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. Last Updated: 07/27/2016

No Bid for Arsenal Yet, Usmanov Says

APAlisher Usmanov
Alisher Usmanov, the owner of a 23 percent stake in Arsenal football club, insisted Tuesday he would not make a takeover bid for the English Premier League team in the near future but said it remained his long-term ambition to own the club.

"We want a large stake ... up to 25 percent," said Usmanov, speaking just days after he and his partner in investment firm Red and White Holdings, Farhad Moshiri, assured the Arsenal board that they would not launch a hostile takeover for the club.

"We have no intention to bid for the club today," Usmanov said.

In a briefing to reporters peppered with jokes at Metalloinvest's plush offices in central Moscow, Usmanov and Moshiri said they would look at the possibility of increasing their stake in the future but lwer unable to do so at present.

"This is business. Something you can't do today, you can do tomorrow," Usmanov said.

Since August, Red and White Holdings has paid out ?120 million ($245 million) to accumulate a 23 percent stake in Arsenal, making the company the largest shareholder after Danny Fiszman, who has 24 percent.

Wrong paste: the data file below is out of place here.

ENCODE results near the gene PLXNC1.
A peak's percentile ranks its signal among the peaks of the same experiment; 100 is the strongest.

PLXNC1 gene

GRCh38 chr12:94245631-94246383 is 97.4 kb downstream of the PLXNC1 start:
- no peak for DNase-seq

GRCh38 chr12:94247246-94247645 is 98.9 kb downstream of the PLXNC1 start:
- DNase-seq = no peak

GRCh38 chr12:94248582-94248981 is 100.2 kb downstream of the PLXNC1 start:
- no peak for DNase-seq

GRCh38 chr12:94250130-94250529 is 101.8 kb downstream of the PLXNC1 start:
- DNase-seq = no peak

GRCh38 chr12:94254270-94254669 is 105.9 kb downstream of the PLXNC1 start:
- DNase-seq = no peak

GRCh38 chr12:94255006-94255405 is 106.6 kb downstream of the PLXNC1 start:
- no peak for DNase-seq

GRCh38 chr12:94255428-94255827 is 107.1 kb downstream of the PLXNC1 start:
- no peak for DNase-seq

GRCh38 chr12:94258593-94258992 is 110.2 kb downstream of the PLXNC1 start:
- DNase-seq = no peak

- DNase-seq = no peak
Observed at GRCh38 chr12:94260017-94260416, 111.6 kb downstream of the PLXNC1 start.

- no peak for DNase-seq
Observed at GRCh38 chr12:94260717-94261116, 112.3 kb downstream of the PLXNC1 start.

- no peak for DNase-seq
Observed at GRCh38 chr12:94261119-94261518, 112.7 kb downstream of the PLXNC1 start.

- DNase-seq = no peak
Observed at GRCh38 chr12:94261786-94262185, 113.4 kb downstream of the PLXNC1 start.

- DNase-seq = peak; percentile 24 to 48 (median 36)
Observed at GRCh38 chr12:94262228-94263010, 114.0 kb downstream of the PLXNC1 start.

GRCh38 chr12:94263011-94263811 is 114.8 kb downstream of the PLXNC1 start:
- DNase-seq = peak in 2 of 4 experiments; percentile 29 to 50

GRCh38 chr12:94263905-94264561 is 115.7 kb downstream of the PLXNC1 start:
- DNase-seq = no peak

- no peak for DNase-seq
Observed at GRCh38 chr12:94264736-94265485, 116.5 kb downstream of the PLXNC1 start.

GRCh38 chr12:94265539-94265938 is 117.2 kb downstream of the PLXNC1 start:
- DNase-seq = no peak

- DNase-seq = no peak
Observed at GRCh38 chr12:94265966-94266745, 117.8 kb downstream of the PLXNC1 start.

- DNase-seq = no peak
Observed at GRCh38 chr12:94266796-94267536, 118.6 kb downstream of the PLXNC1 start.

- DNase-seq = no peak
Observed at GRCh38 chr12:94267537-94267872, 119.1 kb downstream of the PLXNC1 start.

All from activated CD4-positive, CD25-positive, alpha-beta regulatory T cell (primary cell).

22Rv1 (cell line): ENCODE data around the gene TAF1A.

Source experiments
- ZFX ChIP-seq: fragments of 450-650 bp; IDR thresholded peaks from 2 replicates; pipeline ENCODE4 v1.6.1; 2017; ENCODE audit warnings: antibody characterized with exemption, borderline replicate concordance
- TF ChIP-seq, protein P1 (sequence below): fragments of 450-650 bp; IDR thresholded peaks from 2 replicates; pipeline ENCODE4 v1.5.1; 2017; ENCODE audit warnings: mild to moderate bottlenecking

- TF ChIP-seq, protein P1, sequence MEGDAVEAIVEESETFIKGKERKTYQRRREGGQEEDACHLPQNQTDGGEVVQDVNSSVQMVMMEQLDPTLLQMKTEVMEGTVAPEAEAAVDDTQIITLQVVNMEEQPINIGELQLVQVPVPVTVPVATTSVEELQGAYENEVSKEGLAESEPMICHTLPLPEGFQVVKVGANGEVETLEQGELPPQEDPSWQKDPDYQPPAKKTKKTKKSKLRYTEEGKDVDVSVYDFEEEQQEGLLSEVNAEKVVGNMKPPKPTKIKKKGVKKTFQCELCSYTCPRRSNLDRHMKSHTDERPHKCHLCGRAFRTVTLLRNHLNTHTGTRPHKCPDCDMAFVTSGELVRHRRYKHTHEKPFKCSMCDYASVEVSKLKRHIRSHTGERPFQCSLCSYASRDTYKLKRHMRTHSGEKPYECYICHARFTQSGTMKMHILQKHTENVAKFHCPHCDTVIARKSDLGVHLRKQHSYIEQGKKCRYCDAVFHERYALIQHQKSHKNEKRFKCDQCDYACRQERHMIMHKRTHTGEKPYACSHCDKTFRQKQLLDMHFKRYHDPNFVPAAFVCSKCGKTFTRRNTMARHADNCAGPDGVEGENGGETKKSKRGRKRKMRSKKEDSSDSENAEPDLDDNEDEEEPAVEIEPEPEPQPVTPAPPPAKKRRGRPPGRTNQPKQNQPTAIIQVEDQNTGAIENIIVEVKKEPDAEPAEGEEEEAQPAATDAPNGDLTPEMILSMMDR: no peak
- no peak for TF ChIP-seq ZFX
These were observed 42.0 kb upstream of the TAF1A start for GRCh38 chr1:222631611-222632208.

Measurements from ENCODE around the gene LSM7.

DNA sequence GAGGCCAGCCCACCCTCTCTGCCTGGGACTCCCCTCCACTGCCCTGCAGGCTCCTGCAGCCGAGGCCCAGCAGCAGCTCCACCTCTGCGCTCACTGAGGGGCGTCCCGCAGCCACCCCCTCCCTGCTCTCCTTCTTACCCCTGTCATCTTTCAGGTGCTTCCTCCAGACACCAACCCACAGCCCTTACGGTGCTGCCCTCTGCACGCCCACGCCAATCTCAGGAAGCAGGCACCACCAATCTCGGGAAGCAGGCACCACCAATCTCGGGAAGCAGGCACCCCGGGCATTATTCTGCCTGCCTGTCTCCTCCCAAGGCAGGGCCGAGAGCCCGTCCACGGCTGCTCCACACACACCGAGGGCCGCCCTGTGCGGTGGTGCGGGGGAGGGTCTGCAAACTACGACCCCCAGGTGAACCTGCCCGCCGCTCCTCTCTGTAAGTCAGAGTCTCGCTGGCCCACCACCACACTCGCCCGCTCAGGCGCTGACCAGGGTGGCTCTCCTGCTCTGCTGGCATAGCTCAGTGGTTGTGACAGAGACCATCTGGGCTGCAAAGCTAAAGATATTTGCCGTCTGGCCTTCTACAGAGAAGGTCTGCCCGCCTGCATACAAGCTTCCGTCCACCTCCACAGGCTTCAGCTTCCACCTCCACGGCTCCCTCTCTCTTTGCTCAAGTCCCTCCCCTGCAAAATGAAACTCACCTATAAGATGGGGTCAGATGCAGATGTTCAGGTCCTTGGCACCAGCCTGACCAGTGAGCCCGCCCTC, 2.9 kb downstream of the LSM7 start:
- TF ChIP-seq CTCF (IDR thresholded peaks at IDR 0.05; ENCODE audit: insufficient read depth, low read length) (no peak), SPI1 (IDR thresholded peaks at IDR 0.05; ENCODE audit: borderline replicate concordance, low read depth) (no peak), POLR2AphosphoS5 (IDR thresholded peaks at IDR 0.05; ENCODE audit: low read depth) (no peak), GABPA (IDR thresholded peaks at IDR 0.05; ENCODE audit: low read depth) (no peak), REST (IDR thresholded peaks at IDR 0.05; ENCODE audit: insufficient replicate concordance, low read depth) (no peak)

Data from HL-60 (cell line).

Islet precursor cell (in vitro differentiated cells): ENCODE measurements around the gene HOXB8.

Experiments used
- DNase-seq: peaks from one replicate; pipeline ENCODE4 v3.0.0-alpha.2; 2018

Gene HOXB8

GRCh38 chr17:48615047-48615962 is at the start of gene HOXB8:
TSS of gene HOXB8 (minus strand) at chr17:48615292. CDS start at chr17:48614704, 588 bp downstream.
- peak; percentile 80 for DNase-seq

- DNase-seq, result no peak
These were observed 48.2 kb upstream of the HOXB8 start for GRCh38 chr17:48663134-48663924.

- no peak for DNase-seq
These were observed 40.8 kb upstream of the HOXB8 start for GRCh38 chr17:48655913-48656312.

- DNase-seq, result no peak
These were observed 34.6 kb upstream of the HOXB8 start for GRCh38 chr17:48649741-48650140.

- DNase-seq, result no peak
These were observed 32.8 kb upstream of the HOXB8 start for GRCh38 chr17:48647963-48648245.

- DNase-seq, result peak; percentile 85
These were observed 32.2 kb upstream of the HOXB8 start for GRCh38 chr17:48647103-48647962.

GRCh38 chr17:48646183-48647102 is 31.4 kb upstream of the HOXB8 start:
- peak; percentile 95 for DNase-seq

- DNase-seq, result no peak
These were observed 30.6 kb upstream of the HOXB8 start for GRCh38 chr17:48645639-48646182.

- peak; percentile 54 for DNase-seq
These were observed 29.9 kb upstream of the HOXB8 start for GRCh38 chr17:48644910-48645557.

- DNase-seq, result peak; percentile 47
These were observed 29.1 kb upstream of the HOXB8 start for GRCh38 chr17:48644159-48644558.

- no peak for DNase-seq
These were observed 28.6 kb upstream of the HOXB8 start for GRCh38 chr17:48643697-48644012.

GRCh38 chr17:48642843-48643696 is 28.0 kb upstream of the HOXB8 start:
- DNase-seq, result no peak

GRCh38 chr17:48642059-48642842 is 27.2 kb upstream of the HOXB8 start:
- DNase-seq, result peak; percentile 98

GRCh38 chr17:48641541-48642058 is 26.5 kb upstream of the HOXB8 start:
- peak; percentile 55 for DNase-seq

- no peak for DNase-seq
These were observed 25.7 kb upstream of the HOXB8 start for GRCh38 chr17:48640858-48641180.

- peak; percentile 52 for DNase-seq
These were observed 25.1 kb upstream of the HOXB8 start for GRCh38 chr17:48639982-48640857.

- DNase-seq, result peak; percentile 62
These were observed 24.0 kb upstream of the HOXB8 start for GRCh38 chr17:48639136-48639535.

Noting that the other major shareholders have declared their intentions not to sell, Usmanov said, "I do not accept any limits other than those the other Arsenal shareholders have set."

"We have nothing but great respect for the rest of the shareholders, and we appreciate their nervousness, although the nature of their nervousness was sometimes immoderate," he said.

Using the opportunity to rebut what he termed libelous slurs in the Western media regarding his past, Usmanov said he was tired of defending his name.

"I've been accused of being a gangster and a racketeer, but I tell you my parents couldn't have brought up such a person," he said. "It's [beneath] my dignity to respond to all the allegations."

Usmanov's business activities have come under increasing scrutiny in the Western media since his foray into Arsenal. Craig Murray, Britain's former ambassador to Uzbekistan, has been particularly critical of the businessman and has said in a web log that Usmanov had served prison time in the 1980s for convictions relating to fraud and corruption.

Usmanov has responded that the charges were politically motivated.

He said he would try to persuade David Dein, the former vice chairman of Arsenal who sold Red and White his 14.6 percent stake in August, to moderate his stance toward the current board.

"From our side, we will try to convince Dein to be less hostile to the board," Usmanov said. "We don't want to be held hostage to any hostilities that may exist between him and the [directors]."

Usmanov and Moshiri denied that they would ease out Dein, who was recently appointed nonexecutive chairman of Red and White, noting that they have "great respect" for him.